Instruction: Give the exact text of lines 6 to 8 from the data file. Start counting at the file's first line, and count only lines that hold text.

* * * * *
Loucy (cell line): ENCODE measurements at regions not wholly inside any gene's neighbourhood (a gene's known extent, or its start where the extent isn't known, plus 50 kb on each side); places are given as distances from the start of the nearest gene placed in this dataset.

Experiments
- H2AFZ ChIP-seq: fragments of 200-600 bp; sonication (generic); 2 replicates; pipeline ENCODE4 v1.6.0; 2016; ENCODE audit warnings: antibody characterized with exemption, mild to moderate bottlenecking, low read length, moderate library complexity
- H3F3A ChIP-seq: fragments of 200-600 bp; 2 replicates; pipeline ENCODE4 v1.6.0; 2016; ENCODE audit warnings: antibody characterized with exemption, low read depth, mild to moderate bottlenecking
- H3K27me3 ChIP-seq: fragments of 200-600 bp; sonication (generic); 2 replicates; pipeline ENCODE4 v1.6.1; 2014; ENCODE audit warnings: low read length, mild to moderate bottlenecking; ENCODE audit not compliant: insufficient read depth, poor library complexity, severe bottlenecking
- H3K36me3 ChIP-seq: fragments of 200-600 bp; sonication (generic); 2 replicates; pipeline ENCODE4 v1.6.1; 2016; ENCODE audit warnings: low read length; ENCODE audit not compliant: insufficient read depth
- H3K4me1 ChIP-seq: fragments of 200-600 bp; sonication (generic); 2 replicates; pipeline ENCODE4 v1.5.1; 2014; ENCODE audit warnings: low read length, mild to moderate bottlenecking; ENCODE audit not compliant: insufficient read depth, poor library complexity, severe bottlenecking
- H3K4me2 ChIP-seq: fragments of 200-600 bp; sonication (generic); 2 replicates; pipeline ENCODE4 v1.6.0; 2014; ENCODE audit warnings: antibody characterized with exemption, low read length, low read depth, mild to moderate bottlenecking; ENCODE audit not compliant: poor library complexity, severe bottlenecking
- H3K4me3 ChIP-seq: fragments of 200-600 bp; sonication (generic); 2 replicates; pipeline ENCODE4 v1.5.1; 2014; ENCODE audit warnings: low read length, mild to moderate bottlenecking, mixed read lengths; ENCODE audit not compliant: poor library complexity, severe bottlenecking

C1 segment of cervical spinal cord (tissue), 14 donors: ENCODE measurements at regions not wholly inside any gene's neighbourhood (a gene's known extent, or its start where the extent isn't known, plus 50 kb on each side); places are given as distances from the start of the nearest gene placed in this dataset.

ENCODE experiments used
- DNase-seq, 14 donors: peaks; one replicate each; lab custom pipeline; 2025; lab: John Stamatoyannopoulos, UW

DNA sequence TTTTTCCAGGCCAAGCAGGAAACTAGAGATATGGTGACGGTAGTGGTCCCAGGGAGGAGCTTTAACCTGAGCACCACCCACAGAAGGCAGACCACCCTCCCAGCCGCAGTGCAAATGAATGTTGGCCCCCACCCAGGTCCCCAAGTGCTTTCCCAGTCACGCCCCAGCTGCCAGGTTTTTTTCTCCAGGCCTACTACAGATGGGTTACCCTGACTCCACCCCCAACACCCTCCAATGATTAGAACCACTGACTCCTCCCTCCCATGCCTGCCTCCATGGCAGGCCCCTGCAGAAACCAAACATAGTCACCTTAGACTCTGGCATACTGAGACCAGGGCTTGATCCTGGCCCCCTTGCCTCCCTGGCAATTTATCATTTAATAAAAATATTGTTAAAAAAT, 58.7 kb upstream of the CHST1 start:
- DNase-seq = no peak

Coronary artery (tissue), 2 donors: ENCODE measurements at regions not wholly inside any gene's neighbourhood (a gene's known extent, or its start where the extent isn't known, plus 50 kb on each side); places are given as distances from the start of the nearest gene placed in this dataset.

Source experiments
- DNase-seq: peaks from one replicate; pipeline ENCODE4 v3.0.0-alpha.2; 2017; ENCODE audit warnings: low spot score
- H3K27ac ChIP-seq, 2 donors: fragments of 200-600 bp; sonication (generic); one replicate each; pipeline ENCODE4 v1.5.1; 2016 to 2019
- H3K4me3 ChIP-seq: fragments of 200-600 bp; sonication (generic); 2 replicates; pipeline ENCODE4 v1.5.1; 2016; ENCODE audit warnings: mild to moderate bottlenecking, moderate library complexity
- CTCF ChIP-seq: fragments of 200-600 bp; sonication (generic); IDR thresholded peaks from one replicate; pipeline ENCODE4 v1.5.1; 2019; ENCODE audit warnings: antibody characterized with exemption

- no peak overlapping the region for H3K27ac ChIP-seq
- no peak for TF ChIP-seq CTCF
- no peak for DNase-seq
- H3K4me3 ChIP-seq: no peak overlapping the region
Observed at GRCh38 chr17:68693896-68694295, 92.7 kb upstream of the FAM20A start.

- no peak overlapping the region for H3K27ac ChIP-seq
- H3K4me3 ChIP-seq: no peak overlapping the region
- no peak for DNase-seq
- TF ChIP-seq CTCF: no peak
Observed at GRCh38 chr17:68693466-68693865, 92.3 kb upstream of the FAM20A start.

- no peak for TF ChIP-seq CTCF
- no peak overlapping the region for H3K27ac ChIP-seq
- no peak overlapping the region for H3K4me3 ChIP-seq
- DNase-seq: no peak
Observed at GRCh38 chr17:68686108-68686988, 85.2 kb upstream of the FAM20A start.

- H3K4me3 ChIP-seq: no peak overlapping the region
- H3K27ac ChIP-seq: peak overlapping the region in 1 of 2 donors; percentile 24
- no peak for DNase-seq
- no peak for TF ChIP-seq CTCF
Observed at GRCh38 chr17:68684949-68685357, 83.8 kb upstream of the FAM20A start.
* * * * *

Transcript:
- H3K36me3 ChIP-seq: fragments of 200-600 bp; sonication (generic); 2 replicates; pipeline ENCODE4 v1.6.1; 2016; ENCODE audit warnings: low read length; ENCODE audit not compliant: insufficient read depth
- H3K4me1 ChIP-seq: fragments of 200-600 bp; sonication (generic); 2 replicates; pipeline ENCODE4 v1.5.1; 2014; ENCODE audit warnings: low read length, mild to moderate bottlenecking; ENCODE audit not compliant: insufficient read depth, poor library complexity, severe bottlenecking
- H3K4me2 ChIP-seq: fragments of 200-600 bp; sonication (generic); 2 replicates; pipeline ENCODE4 v1.6.0; 2014; ENCODE audit warnings: antibody characterized with exemption, low read length, low read depth, mild to moderate bottlenecking; ENCODE audit not compliant: poor library complexity, severe bottlenecking